Thu, Jun

LA 2000: Secessionists Wanted to Break Up LA, Neighborhood Councils Came to the Rescue


15 CANDLES---(Editor’s Note: It has 15 years since Los Angeles certified its first Neighborhood Council … Wilmington Neighborhood Council … in December of 2001. The ’15 Candles’ campaign celebrates the occasion, looks back at the early days and considers the future of LA’s NCs. Jerry Gaines served on the Appointed Reform Commission and remembers how it all began.) 

The City of Los Angeles experienced a renaissance in its governance structure during the last half of the 20th Century, brought on in part by events related to the desire by parts of the 461 Square Mile city to secede from Los Angeles. Economic, social, cultural, and political forces interacted to kick start action to “break up” the entrenched power of the city’s existing government structure. 

The general belief was that the downtown government power drew economic benefits from areas such as the San Fernando Valley and the Harbor without returning desired economic growth and support in those parts of the city. The progressive history of Los Angeles led to a weak Mayor, and defused power among the City’s 15 Council Members, the City’s Controller, and the various city department heads and commissions. 

To respond to this frustration, then Mayor Richard Riordan led efforts to place an initiative to the voters via an elected 15 member Charter Reform Commission to draft and seek approval of a new City Charter aimed at addressing contentious elements of the existing city government. The then City Council responded by appointing its own 21 member Charter Reform Commission, to in effect try to blunt the impacts that could come from the Mayor’s Elected Charter Reform Commission. This author served on the Appointed Charter Reform Commission. 

The result after months of public hearings and debates held by the two dueling commissions led the respective Chairs to seek a unified Charter to present to the voters, realizing there was little chance separate work products could get majority support from the voters. This effort was successful as the voters approved the Unified Charter by over 60%. In effect the Elected Charter Reform Commission (like the House of Representatives) and the Appointed Charter Reform Commission (like the Senate) came together to craft the new Charter. 

Aside from the defining the power of the Mayor and Controller as well as oversight of the city’s department heads and commissions, efforts were made to address the grass roots frustrations between the various communities and the central government. Seven Area Planning Commissions and a Neighborhood Council System were part of the restructuring of the city governance program to craft improved interaction between the central government and the diverse communities throughout the 461 square miles of the city.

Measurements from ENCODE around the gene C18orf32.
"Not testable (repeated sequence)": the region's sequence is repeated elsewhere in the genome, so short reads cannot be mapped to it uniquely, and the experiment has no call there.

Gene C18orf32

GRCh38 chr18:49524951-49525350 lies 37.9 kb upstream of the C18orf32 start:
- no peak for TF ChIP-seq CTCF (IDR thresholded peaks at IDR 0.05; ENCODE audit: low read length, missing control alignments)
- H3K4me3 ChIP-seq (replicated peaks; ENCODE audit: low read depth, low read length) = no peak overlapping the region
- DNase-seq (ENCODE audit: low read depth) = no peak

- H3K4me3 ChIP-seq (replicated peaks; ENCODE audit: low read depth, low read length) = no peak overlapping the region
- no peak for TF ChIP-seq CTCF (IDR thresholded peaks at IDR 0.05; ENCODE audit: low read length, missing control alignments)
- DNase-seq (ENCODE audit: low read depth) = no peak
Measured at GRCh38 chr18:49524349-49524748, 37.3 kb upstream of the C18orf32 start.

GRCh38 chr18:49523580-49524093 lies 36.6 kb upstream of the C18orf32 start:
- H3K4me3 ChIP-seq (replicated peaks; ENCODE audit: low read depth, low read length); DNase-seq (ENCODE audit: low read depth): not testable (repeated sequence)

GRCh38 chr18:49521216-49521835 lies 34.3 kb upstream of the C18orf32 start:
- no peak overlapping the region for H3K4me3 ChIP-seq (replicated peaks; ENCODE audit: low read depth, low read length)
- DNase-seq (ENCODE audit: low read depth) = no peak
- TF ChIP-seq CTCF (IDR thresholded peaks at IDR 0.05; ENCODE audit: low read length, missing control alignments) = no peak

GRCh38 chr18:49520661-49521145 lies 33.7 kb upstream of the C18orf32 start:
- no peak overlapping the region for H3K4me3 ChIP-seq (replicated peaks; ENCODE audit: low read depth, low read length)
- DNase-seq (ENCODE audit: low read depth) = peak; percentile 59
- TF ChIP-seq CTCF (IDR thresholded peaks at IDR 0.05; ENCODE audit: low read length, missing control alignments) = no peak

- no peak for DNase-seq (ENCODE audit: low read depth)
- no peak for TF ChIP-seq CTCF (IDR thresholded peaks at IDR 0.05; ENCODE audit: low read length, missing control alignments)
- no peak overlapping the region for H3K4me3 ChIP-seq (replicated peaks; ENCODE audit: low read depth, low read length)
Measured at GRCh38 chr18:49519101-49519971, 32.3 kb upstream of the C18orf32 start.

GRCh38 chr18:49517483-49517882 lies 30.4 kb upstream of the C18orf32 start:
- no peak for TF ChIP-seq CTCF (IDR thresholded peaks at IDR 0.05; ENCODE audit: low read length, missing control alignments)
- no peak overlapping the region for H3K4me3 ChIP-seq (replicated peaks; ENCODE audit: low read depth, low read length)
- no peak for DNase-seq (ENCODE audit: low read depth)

In regard to crafting the neighborhood council system, I and other interested parties such as Greg Nelson (later a former department head of DONE), and Dr. Raphael Soneshein (Appointed Commission Executive Director) traveled to other cities to study adopted neighborhood council systems. St. Paul, Minnesota and Portland Oregon had experience with such systems. Work was then done to draft a section of the Unified Charter (Sec. 900) to build a framework for such a system. After voter approval, this led the City Council to adopt an ordinance on May 25, 2001 to set in motion the system of establishing neighborhood councils. 

Over the past fifteen years efforts have been made to evaluate and modify various elements of the neighborhood system. The intent for those of us framing the program was for local neighborhood councils to in effect simulate in concept a New England style of town hall council with a goal of each of them representing some 20,000 to 40,000 residents. They were defined as advisory (not quasi judicial, etc.) so that membership could include stakeholders from those living, working, owning property or other defined interests with a nexus to the local community. 

There have been challenges for sure, focused on relationships between the formal government oversight (DONE) and local autonomy of neighborhood councils to address diverse community interests. The framers intent was to facilitate a grass root line of communications to the formal city policy makers (elected and appointed). We included an early warning system requirement (Sec. 907) to help here. Also budget input was required (Sec. 909). And DONE was to be stand alone (Sec. 913). 

Observations on my part indicate that there has been optimism from many observers engaged with the neighborhood council system, notwithstanding challenges in city finances, specific local political polarized issues, and the learning curve for new members volunteering civic service to this aspect of LA City governance. The more recent establishment of the Leadership Academy led by the Cal State Los Angeles Pat Brown Institute (headed by Dr. Raphael Sonenshein ) is a sign of a broader effort to bring interested stakeholders into an opportunity to contribute to the betterment of local communities. The annual gathering of delegates coming together has demonstrated engaged interest in taking ownership of seeking solutions to specific community issues and learning from each other. Collaboration with trust is a way to solving civic issues, whether it is within a city block, a defined neighborhood, or the city of some four million in population.


(Jerry Gaines served on the Los Angeles City Appointed Charter Reform Commission, one of two commissions responsible for creating neighborhood councils. This is one in a series of stories and videos on Los Angeles Neighborhood Councils 15th birthday.) Edited by Doug Epperhart.


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